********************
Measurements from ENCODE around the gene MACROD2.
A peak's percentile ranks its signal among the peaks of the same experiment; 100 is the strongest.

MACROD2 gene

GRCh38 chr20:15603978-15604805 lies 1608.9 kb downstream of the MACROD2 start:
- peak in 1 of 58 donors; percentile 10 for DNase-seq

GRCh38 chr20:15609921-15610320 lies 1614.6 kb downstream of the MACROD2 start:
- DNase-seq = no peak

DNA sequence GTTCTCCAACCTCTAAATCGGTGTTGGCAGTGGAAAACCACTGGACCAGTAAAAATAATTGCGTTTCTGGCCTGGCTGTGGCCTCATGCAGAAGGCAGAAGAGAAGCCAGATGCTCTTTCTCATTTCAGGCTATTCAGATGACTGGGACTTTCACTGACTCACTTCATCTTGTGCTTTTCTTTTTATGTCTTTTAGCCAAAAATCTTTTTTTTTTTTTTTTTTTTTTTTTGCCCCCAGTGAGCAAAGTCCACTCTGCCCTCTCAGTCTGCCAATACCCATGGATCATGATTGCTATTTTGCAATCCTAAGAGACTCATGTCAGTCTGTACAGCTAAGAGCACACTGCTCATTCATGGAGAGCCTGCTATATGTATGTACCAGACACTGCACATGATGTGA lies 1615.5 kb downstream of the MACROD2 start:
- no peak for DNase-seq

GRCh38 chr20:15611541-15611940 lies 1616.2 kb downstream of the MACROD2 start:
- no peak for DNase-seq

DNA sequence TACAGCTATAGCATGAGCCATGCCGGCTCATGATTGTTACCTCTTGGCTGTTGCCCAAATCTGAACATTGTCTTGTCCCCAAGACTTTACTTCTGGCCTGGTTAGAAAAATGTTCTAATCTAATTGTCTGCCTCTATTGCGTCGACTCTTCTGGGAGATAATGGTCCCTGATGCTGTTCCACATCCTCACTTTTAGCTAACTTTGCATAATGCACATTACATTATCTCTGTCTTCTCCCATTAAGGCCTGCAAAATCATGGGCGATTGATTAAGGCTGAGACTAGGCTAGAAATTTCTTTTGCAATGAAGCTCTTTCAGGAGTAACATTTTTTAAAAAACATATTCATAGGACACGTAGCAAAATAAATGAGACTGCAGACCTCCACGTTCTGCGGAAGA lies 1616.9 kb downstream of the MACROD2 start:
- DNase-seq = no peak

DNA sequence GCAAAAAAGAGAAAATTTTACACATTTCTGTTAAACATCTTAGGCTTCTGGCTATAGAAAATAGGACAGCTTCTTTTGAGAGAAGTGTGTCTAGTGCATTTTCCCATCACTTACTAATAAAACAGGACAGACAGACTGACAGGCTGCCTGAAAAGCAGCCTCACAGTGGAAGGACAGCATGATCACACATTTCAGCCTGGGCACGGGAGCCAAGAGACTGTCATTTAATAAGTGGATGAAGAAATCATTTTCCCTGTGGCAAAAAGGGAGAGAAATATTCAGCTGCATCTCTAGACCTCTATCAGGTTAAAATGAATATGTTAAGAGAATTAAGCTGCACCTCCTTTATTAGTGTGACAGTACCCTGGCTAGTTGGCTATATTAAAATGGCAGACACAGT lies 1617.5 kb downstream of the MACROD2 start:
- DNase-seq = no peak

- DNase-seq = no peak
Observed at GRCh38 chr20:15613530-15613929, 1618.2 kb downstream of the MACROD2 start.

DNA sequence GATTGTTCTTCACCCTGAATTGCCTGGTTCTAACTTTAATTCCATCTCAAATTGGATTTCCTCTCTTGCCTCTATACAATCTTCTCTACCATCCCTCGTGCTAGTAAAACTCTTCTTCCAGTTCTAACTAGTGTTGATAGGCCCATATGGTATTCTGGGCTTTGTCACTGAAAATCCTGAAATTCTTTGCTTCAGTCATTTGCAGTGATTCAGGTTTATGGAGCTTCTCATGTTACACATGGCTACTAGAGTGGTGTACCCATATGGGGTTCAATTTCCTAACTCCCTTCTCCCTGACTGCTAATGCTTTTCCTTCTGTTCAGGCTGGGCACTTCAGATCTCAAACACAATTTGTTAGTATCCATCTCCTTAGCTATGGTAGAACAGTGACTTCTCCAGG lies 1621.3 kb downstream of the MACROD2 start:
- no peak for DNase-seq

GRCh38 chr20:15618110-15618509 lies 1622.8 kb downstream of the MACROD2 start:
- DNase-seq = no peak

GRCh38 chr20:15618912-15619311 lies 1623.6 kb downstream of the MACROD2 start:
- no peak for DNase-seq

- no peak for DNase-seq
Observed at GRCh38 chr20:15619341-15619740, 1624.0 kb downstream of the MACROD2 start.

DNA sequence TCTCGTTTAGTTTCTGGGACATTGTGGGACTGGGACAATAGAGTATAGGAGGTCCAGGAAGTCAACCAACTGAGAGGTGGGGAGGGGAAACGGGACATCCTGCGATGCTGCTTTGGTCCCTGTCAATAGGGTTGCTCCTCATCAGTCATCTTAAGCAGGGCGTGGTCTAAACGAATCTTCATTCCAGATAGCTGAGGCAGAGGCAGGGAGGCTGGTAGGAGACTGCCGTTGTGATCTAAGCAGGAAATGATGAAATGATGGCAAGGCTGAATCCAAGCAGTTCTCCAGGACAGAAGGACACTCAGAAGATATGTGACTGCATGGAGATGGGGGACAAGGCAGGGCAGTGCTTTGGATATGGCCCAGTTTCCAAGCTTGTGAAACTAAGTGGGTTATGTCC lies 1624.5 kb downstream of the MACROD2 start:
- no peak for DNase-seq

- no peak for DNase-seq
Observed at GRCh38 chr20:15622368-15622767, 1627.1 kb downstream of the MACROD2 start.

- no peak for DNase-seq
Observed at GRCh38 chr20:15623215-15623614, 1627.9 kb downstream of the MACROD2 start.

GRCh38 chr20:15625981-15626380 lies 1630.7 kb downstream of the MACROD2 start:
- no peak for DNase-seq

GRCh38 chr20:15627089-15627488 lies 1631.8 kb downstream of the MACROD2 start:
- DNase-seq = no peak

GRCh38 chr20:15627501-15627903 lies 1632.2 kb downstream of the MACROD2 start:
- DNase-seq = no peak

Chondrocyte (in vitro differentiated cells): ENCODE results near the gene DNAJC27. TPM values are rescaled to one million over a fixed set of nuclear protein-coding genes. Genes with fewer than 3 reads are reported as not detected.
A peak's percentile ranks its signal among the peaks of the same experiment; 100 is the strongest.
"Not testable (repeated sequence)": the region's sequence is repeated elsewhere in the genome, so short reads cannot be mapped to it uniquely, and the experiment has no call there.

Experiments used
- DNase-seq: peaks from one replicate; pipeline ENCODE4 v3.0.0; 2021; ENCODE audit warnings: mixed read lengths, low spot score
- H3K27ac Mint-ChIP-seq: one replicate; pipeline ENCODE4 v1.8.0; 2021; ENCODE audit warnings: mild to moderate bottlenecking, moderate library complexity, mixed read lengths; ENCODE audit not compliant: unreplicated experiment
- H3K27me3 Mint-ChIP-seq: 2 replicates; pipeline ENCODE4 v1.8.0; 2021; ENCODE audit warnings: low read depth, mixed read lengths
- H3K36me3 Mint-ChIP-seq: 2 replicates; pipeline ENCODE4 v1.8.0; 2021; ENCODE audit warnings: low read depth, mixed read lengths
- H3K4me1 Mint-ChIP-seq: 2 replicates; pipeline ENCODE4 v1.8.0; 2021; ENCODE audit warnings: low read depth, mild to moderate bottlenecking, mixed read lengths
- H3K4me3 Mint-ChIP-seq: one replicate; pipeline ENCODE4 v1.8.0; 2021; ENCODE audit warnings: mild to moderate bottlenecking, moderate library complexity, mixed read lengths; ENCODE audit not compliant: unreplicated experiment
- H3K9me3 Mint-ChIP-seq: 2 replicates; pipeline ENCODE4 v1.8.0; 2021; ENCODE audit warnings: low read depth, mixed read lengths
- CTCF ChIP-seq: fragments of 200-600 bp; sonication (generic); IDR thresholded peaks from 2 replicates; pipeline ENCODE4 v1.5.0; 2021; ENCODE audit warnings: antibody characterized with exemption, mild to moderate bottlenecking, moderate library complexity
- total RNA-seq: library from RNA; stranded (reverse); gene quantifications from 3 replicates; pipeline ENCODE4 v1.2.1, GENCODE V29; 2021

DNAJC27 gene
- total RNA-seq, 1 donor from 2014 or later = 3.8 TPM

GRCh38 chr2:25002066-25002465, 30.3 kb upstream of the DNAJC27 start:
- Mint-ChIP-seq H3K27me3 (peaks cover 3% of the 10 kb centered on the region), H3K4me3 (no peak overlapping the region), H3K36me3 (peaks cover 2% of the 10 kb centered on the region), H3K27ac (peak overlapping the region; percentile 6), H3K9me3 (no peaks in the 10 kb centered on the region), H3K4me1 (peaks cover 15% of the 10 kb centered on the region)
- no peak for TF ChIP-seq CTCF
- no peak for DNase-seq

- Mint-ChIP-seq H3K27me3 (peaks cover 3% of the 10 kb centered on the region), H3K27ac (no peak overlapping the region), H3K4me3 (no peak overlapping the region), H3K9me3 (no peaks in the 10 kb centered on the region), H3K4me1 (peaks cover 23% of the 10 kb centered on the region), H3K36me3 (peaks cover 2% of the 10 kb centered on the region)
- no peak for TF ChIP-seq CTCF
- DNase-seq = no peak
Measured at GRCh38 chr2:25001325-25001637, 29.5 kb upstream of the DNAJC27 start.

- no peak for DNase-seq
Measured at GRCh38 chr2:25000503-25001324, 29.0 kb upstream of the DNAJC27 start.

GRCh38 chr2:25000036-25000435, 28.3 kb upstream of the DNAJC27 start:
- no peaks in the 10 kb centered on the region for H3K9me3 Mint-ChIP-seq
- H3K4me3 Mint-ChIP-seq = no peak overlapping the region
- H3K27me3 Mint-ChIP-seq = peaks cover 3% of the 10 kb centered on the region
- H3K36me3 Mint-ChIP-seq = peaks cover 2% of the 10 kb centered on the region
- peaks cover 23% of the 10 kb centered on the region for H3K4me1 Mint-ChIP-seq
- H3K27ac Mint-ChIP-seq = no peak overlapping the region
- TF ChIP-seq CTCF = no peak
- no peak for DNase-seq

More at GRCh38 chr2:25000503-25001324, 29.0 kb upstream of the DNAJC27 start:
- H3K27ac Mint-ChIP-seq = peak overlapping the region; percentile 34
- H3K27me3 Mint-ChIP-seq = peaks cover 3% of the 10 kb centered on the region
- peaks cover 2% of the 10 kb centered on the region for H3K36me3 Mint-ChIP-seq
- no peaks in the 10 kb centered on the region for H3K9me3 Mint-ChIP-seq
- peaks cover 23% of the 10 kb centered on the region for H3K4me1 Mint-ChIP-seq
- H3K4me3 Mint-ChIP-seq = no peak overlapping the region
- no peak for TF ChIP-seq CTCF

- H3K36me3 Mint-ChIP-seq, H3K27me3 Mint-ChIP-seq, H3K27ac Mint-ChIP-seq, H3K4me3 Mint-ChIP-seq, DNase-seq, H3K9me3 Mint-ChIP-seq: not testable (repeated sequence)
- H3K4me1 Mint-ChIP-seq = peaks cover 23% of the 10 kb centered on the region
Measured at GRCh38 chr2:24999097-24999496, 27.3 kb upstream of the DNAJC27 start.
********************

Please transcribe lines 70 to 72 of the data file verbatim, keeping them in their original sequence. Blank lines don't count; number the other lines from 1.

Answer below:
- TF ChIP-seq CTCF = no peak
- no peak for DNase-seq

More at GRCh38 chr2:25000503-25001324, 29.0 kb upstream of the DNAJC27 start: